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Story

LCF grads Alice Khor and Symela Fotiadi are selected by Vogue to re-imagine Barbie and her Dreamhouse for 2020

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Barbie dreamhouse
Barbie dreamhouse
Barbie dreamhouse
Written by
J Tilley
Published date
13 August 2020

"As an ethnic minority designer, I am so honoured to be paired with the gorgeous black vitiligo Barbie. I saw the collaboration as an important opportunity to promote diversity and inclusivity. I believe that the modern-day woman would find empowerment in unique designs with a back story." Alice Khor

For 2020, Vogue in partnership with Barbie, have re-imagined Barbie's Dreamhouse inspired and led by 10 female creatives. Class of 2020 graduates Alice Khor and Symela Fotiadi from BA (Hons) Fashion Design and Development were chosen to design an outfit each that best reflects the Barbie of today and we caught up with them to find out how they tackled the challenge and how they became inspired by Barbie throughout her 60 years.

Alice Khor
Who is Barbie to you?

I have a fond memory of a Barbie children’s book called “What Shall I Be?”(published in 1999) It featured Barbie having various occupations, one of which was a fashion designer. This was the very first time I was introduced to fashion designing. Therefore, as a child, Barbie represented the endless possibilities of who I can be.

You were approached for this exciting project and asked to redesign Barbie to reflect the current day woman – where did you start with the design process? What did you think about?

As an ethnic minority designer, I am so honoured to be paired with the gorgeous black vitiligo Barbie. I saw the collaboration as an important opportunity to promote diversity and inclusivity. I believe that the modern-day woman would find empowerment in unique designs with a back story.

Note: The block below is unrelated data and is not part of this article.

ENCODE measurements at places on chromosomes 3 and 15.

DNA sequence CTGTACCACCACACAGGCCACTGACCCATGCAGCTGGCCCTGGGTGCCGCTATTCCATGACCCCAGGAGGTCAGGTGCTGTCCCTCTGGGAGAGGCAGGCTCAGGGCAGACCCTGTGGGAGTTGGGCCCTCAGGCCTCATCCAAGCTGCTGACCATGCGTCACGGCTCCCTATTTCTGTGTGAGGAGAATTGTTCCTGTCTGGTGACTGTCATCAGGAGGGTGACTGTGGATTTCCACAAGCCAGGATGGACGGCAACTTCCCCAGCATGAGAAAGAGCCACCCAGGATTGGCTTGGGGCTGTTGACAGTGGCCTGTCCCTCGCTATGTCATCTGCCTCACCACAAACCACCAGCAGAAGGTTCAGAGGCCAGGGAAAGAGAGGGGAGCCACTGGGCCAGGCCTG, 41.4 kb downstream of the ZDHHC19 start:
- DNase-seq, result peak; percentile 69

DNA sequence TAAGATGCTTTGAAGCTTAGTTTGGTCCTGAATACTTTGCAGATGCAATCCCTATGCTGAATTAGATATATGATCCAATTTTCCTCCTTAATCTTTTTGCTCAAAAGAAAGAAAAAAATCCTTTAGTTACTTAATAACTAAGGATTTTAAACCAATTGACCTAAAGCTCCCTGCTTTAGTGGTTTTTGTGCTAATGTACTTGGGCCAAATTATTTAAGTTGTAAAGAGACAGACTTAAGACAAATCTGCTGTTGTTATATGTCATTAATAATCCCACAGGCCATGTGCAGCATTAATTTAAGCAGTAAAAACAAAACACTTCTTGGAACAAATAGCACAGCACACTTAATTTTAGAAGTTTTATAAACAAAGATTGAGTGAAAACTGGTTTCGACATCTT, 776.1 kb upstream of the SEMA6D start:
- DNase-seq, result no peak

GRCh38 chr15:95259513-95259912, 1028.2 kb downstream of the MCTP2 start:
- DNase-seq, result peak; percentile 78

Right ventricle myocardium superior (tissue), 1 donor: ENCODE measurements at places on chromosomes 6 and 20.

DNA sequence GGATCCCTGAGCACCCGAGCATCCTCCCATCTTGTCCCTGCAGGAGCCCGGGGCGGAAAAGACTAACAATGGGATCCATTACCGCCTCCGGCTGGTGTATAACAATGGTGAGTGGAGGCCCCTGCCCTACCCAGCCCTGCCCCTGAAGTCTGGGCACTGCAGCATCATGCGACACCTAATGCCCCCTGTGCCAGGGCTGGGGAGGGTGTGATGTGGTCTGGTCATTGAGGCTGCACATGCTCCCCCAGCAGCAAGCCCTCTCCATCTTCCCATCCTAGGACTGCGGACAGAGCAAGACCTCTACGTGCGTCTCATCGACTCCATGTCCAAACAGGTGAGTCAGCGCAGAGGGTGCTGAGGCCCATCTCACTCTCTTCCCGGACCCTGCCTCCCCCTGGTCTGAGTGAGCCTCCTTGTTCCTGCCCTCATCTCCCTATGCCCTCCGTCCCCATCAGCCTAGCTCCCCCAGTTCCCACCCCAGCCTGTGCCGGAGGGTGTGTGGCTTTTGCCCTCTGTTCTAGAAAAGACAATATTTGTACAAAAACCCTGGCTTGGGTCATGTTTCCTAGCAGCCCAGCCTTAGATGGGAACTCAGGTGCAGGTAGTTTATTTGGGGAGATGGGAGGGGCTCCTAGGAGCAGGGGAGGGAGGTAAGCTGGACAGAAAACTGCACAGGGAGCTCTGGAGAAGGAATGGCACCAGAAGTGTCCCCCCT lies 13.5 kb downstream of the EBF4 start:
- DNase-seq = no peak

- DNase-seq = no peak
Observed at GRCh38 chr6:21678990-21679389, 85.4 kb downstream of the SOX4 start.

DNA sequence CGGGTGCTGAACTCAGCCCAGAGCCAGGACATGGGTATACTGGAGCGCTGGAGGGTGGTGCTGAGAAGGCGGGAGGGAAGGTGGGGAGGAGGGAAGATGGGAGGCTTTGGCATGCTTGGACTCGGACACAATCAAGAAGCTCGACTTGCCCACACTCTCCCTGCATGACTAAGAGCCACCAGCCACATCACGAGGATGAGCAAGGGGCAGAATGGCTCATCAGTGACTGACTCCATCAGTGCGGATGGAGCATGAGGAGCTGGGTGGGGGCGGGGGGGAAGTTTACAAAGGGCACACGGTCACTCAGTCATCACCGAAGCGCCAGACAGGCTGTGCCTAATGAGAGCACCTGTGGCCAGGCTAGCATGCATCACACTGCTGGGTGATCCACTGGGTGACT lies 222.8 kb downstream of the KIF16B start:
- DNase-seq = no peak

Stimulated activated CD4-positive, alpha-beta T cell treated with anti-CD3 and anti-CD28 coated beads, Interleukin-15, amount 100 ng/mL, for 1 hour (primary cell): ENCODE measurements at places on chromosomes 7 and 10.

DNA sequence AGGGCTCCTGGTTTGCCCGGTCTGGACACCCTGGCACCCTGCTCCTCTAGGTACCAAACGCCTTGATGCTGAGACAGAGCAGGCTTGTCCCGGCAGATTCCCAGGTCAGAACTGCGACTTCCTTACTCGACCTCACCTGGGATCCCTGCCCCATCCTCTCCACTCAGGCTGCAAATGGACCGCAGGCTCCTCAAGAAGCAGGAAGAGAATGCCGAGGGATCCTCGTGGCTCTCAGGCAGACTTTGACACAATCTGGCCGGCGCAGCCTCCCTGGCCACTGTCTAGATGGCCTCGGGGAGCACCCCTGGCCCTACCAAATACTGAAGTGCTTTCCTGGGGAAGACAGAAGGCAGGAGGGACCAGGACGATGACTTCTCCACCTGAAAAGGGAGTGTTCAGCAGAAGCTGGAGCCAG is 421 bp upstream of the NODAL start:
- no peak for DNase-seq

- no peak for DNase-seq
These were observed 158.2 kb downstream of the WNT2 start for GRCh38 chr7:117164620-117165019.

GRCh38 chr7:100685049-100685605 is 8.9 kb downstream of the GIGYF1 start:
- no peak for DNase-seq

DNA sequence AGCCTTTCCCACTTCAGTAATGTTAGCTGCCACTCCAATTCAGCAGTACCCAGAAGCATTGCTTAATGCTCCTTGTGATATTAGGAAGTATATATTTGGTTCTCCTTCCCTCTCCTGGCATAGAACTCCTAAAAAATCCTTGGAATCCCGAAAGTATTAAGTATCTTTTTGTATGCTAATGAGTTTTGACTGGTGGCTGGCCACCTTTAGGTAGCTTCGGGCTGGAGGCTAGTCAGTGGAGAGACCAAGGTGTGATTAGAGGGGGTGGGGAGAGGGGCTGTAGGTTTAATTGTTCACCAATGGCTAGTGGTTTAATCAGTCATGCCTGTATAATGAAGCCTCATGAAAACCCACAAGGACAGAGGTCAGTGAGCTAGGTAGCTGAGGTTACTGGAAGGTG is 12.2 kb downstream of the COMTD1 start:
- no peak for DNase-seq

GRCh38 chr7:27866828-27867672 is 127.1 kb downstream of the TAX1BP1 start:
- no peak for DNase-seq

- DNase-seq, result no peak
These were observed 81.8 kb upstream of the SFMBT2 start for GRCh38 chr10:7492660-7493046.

Apart from creating miniature versions of pieces from my graduate collection, I also designed and made several new pieces specially for my Barbie. I picked colours from my palette that can really accentuate her skin tones. I wanted black vitiligo Barbie to look stunning and proud, standing for an underrepresented group.

Did you find anything particularly challenging about the project?

Finding alternative ways to realise my designs that were originally meant to be laser cut! Working from home with no access to laser cutters, I managed to develop a hand-soldering technique that created a similar effect. Thank god for steady hands!

Symela Fotiadi

Who is Barbie to you?

As a kid I believed that Barbie could be anyone and she could do anything she wanted so I would make a storyline and then spend hours by changing their clothes, drawing on them, cutting g and dying their hair to make them look completely different from when I bought them- most of them would end up destroyed. Seeing the evolution of Barbie today, I still believe the same.

You were approached for this exciting project and asked to redesign Barbie to reflect the current day woman – where did you start with the design process? What did you think about?

For my Final Major Project my muse was my grandmother because during the 60’s she took the bold decision to work in construction to raise her 5 kids by herself. She inspired me a lot in the way I see the modern woman today: strong, free and unapologetic. These keywords were the starting point of my design process for Barbie, while at the same time I tried to keep the elements of construction and sculptural aesthetic that characterize my designs.

Did you find anything particularly challenging about the project?

Adapting my sculptural techniques on such a small scale was definitely the most challenging part of the project.